From The Alum-Files: James Wong

James Wong LL1 - From The Alum-Files: James Wong

Photo by Kyle Christy

When you think about some of TV’s hottest and most anticipated shows, alumnus James Wong’s ‘83 credits are certainly on that list. The writer/producer just finished writing and directing a new episode for a limited series of The X-Files, which debuts in January, and his multiple Emmy-winning show American Horror Story premiered October 7 with the new season “Hotel,” featuring Lady Gaga among a slew of returning cast including Angela Bassett, Kathy Bates, Sarah Paulson and Lily Rabe. James spoke to us about his work, his inspiration and what he’s currently watching.

You recently completed the new The X-Files for FOX. The show was a huge phenomenon. How did working on this series shape your career? Up until The X-Files, I had been doing mainly dramatic shows like 21 Jump Street, Wiseguy and The Commish. The X-Files allowed me to work in a genre I had always been interested in. When the show began, there was a program called The Adventures of Brisco County, Jr. that was supposed to be the big hit that season. There were no expectations that were placed on The X-Files and we had the ability to make the show we wanted. That gave us the freedom to tell different kinds of stories without a lot of pressure from the network. And in success, it gave me confidence to know what I wanted to do was also what the audience wanted to see. And being nominated for an Emmy for directing The X-Files made it possible for me to direct my first feature Final Destination.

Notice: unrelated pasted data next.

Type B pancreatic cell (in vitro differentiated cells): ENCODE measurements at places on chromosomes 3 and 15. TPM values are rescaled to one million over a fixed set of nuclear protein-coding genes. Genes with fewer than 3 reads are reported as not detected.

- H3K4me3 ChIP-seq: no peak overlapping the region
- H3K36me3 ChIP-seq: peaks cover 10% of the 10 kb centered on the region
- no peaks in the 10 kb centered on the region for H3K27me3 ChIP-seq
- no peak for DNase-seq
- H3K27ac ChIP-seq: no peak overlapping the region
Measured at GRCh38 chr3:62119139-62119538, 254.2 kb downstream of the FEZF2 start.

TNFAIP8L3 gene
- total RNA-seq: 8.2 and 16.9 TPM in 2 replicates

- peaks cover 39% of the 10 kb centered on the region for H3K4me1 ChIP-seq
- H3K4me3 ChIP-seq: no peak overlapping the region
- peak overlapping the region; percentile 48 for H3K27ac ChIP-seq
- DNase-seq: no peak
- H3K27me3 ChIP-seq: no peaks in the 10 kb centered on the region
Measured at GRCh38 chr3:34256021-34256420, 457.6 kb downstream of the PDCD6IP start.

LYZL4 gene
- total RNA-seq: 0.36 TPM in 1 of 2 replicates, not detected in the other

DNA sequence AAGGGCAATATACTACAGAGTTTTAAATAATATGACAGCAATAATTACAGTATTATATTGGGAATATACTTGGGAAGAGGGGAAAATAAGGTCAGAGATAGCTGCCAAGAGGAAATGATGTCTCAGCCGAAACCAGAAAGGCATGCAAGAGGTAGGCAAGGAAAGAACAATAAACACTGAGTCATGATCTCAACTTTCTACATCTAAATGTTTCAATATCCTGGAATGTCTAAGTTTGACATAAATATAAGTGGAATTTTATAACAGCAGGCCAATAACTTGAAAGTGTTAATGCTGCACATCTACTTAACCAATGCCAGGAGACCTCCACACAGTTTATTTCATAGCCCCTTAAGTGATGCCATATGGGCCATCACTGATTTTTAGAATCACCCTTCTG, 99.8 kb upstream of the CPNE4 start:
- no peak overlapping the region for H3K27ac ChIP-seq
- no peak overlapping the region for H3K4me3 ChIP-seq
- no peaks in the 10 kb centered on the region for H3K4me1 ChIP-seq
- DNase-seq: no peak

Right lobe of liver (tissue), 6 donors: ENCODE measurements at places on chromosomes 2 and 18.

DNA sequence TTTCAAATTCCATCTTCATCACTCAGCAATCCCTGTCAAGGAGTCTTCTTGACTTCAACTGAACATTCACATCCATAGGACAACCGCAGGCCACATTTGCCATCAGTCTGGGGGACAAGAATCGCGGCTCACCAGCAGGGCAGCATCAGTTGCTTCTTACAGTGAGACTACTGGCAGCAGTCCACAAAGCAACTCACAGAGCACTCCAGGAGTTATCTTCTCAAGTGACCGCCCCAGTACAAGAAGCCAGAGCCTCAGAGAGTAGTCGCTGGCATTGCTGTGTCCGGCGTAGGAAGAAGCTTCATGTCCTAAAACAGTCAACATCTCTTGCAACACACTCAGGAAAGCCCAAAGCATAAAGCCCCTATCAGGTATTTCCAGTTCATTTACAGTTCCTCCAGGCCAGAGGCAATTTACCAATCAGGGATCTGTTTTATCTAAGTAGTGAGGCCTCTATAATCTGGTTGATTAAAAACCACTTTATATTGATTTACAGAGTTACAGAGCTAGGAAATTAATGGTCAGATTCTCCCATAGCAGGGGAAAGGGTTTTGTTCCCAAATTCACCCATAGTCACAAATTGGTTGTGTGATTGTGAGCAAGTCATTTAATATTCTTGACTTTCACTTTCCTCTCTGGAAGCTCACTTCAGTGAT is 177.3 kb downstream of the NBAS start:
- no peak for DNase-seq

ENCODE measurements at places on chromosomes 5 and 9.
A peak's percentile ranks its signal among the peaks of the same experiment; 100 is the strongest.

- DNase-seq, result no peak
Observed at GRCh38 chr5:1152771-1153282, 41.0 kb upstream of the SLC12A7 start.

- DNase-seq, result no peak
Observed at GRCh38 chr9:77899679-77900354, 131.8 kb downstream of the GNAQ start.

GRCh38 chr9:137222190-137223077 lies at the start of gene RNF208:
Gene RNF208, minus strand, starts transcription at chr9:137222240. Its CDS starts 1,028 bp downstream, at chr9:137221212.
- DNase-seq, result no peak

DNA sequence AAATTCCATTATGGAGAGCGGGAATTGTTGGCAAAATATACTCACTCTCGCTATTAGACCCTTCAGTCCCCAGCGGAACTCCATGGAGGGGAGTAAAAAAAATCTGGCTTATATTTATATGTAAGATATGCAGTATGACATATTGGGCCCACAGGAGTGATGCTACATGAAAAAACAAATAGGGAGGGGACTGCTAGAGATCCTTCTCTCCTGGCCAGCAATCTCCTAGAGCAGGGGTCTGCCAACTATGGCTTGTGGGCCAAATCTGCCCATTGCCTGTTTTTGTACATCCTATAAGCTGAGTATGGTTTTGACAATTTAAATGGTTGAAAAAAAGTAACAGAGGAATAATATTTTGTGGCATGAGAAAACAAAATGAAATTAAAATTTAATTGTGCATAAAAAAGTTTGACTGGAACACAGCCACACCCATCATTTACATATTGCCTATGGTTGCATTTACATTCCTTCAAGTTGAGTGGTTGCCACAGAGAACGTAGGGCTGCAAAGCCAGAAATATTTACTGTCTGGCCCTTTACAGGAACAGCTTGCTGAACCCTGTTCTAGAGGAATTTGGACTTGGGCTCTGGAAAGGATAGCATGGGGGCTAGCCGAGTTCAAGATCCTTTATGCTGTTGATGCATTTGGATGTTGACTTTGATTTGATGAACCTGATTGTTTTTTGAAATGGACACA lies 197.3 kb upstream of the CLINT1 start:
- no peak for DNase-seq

What is it like to work on a series that has been on a 13-year hiatus? It felt like I was coming home again. We shot in Vancouver during the years I worked on the show, and we returned there this time. I saw a lot of crew that I had worked with for many years. Of course, working again with David Duchovny, Gillian Anderson, Chris Carter, Glen Morgan and Darin Morgan was a treat. Honestly it felt so familiar and comfortable; it was as if there wasn’t an interruption. Everybody looked older, which is startling because nobody felt that way. In terms of content, I don’t think The X-Files suffers by comparison to anything on the air today. It was a groundbreaking show back then, and the storytelling stands the test of time.

You wrote one of the most talked about The X-Files episodes, “Home,” which was the first episode to receive a viewer discretion warning for graphic content and was called “one of TV’s most disturbing hours” by Entertainment Weekly. Can you give us any tidbits about what to expect from the new season—will there be any recurring characters or themes? There will be characters coming back from the past. But this show doesn’t dwell on the past. It recognizes what had come before, but the stories we tell will move everything forward. Some of the issues left unresolved will be addressed. That’s pretty much all I can divulge. We are not shy about graphic content or subject matter, but The X-Files had never been about doing stories for the sake of shocking anyone.